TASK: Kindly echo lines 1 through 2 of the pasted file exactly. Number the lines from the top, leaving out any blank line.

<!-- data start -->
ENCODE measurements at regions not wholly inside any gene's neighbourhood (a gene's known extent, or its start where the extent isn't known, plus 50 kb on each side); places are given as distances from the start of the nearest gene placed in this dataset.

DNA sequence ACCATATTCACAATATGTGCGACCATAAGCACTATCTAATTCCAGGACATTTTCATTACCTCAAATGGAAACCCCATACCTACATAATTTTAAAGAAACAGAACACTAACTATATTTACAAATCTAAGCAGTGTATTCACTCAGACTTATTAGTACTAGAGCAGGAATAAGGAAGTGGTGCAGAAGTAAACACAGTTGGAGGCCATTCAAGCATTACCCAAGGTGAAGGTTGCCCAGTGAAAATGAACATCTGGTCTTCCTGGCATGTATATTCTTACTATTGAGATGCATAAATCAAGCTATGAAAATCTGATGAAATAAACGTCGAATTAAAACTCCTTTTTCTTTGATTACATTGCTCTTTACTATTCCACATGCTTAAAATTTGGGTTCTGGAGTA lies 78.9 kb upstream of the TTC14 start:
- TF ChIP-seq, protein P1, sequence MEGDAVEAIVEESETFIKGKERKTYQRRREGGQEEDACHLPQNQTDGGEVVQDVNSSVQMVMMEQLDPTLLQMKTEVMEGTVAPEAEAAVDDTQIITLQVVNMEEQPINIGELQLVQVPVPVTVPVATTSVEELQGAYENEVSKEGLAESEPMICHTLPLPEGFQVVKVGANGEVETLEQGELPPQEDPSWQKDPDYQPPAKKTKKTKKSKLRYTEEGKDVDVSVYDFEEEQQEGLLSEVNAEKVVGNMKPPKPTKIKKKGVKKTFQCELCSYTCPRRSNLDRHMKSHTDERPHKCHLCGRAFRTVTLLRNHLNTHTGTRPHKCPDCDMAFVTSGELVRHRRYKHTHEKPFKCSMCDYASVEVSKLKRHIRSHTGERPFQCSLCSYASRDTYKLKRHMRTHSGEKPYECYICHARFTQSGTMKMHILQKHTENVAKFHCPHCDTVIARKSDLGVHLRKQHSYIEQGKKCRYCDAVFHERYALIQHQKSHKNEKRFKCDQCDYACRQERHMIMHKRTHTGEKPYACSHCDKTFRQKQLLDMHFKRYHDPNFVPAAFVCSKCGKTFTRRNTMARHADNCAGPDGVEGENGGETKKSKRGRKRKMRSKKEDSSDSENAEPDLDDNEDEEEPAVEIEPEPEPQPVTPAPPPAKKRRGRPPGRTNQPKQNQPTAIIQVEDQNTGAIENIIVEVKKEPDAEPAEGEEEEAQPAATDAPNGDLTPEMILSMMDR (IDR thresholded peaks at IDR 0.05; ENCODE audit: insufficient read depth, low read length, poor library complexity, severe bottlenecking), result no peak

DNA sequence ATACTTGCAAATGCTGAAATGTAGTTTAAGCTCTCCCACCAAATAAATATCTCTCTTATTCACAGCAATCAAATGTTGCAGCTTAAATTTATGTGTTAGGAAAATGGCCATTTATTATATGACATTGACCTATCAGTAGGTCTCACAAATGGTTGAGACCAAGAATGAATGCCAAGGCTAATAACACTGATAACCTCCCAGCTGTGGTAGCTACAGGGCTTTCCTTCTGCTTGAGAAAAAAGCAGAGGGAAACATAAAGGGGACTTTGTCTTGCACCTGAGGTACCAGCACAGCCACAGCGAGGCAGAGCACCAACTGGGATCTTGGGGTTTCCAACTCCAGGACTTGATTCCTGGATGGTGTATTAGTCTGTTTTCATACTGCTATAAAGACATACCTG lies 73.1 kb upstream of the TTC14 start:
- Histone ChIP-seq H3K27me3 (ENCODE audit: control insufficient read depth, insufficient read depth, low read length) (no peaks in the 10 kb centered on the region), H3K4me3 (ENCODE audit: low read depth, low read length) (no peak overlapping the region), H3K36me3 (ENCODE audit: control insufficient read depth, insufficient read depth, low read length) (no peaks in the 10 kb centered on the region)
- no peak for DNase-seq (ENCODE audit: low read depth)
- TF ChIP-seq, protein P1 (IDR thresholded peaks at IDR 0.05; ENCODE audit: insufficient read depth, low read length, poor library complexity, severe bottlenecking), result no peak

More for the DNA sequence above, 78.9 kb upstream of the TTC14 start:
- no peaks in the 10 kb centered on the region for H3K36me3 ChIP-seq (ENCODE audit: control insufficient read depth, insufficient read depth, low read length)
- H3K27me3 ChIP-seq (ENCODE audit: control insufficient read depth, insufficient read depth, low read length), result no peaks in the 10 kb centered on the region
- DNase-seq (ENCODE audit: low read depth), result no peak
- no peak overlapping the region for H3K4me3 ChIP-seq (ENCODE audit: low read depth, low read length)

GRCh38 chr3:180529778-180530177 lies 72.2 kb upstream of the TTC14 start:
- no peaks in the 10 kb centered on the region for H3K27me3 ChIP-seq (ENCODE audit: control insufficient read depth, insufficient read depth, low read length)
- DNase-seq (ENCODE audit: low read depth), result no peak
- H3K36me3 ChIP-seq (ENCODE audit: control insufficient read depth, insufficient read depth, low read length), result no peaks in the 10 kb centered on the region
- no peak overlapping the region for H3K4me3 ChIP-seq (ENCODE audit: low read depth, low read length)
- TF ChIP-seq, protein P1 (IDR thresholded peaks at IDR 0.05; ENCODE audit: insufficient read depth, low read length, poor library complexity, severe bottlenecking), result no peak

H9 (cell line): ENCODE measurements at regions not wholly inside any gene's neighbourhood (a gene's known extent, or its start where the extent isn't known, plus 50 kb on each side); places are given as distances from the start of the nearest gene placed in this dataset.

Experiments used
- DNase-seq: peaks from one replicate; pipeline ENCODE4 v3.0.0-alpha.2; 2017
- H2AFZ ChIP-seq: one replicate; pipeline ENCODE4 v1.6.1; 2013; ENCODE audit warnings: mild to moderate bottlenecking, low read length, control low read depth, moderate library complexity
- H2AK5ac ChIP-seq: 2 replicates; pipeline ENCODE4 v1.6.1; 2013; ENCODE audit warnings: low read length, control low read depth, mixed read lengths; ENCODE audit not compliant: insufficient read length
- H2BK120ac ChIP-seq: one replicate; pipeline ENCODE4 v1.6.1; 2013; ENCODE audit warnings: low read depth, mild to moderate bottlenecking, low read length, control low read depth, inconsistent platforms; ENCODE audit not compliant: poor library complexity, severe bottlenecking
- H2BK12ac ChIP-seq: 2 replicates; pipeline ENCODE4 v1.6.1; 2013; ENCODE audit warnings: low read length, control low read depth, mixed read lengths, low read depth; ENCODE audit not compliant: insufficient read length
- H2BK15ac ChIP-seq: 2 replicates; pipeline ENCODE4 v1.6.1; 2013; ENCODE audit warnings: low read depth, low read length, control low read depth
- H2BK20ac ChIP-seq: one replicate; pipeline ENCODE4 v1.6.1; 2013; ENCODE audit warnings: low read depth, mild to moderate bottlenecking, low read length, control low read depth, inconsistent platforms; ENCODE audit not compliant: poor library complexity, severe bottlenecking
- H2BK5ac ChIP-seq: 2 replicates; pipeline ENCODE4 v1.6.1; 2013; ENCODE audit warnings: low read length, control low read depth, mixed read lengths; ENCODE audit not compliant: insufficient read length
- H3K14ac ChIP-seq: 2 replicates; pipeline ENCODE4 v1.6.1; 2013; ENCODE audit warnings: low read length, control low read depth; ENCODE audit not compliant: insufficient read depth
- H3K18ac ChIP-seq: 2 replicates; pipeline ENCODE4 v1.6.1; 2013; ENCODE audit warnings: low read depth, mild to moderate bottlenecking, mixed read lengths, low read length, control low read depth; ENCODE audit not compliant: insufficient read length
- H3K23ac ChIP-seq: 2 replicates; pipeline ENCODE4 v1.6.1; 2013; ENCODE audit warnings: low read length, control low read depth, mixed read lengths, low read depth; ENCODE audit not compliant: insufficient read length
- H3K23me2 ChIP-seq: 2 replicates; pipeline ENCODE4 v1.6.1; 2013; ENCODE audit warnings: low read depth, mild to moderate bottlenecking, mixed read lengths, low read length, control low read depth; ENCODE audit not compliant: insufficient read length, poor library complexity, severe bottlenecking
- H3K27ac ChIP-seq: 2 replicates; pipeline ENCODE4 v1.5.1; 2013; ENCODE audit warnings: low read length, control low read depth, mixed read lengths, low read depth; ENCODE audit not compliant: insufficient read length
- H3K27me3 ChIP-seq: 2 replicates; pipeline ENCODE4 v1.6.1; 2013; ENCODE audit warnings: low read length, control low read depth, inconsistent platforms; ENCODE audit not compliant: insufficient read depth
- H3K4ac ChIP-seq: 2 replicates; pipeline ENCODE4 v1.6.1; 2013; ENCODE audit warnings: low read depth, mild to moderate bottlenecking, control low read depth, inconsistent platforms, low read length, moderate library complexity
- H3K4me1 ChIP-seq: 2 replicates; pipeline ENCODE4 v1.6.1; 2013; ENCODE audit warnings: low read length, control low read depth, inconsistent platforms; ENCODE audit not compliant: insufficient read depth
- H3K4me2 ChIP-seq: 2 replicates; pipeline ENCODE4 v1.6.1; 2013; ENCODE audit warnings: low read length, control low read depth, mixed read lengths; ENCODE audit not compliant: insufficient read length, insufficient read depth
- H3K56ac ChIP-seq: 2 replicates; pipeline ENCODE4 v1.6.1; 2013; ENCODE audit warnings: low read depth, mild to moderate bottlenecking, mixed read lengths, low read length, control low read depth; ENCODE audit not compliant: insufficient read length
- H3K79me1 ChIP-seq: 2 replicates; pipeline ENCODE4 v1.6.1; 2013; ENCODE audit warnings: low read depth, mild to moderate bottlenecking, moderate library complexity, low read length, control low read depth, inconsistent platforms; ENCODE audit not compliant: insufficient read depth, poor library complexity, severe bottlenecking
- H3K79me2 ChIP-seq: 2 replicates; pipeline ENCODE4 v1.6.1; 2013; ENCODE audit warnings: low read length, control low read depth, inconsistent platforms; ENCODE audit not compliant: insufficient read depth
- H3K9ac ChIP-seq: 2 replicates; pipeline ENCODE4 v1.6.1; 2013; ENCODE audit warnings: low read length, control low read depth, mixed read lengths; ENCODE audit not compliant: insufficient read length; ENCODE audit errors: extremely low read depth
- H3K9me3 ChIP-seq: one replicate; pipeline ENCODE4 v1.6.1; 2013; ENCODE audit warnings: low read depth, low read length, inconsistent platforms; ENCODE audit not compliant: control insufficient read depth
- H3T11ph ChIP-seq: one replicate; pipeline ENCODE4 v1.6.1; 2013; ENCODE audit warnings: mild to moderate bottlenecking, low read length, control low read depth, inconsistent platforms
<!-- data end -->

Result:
ENCODE measurements at regions not wholly inside any gene's neighbourhood (a gene's known extent, or its start where the extent isn't known, plus 50 kb on each side); places are given as distances from the start of the nearest gene placed in this dataset.

DNA sequence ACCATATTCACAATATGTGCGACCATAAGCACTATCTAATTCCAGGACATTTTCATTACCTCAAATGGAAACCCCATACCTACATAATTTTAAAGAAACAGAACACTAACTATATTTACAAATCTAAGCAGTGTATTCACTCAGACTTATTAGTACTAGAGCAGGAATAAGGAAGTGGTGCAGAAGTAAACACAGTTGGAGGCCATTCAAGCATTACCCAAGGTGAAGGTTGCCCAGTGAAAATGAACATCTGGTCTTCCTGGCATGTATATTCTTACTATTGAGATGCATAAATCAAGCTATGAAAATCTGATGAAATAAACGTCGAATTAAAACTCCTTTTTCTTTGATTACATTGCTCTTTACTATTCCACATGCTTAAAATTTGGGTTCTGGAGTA lies 78.9 kb upstream of the TTC14 start: